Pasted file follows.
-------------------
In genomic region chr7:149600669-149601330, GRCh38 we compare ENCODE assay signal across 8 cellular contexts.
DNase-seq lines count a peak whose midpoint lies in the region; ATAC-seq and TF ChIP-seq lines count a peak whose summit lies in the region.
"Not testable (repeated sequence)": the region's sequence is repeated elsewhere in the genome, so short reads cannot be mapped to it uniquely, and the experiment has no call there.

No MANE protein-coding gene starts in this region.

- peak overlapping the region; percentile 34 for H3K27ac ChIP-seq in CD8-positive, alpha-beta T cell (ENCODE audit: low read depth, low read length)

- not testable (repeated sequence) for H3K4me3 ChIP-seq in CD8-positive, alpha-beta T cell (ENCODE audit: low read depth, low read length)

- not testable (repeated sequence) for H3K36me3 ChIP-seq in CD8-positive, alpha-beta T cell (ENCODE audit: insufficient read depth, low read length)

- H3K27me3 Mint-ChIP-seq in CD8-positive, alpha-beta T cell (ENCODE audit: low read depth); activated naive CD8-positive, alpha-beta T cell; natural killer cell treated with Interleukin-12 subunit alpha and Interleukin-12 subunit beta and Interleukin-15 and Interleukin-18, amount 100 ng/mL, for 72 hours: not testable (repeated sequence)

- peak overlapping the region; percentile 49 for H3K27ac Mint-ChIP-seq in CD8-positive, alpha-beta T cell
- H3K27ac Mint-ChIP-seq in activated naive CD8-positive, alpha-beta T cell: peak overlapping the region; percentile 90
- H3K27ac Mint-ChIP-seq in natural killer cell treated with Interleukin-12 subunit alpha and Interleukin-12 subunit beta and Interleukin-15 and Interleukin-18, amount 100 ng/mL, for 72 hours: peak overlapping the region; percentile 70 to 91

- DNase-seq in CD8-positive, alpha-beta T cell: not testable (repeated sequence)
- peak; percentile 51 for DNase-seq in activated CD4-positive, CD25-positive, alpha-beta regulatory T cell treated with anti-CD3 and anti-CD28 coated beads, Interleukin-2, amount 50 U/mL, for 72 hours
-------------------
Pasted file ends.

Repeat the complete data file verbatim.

In genomic region chr7:149600669-149601330, GRCh38 we compare ENCODE assay signal across 8 cellular contexts.
DNase-seq lines count a peak whose midpoint lies in the region; ATAC-seq and TF ChIP-seq lines count a peak whose summit lies in the region.
"Not testable (repeated sequence)": the region's sequence is repeated elsewhere in the genome, so short reads cannot be mapped to it uniquely, and the experiment has no call there.

No MANE protein-coding gene starts in this region.

- peak overlapping the region; percentile 34 for H3K27ac ChIP-seq in CD8-positive, alpha-beta T cell (ENCODE audit: low read depth, low read length)

- not testable (repeated sequence) for H3K4me3 ChIP-seq in CD8-positive, alpha-beta T cell (ENCODE audit: low read depth, low read length)

- not testable (repeated sequence) for H3K36me3 ChIP-seq in CD8-positive, alpha-beta T cell (ENCODE audit: insufficient read depth, low read length)

- H3K27me3 Mint-ChIP-seq in CD8-positive, alpha-beta T cell (ENCODE audit: low read depth); activated naive CD8-positive, alpha-beta T cell; natural killer cell treated with Interleukin-12 subunit alpha and Interleukin-12 subunit beta and Interleukin-15 and Interleukin-18, amount 100 ng/mL, for 72 hours: not testable (repeated sequence)

- peak overlapping the region; percentile 49 for H3K27ac Mint-ChIP-seq in CD8-positive, alpha-beta T cell
- H3K27ac Mint-ChIP-seq in activated naive CD8-positive, alpha-beta T cell: peak overlapping the region; percentile 90
- H3K27ac Mint-ChIP-seq in natural killer cell treated with Interleukin-12 subunit alpha and Interleukin-12 subunit beta and Interleukin-15 and Interleukin-18, amount 100 ng/mL, for 72 hours: peak overlapping the region; percentile 70 to 91

- DNase-seq in CD8-positive, alpha-beta T cell: not testable (repeated sequence)
- peak; percentile 51 for DNase-seq in activated CD4-positive, CD25-positive, alpha-beta regulatory T cell treated with anti-CD3 and anti-CD28 coated beads, Interleukin-2, amount 50 U/mL, for 72 hours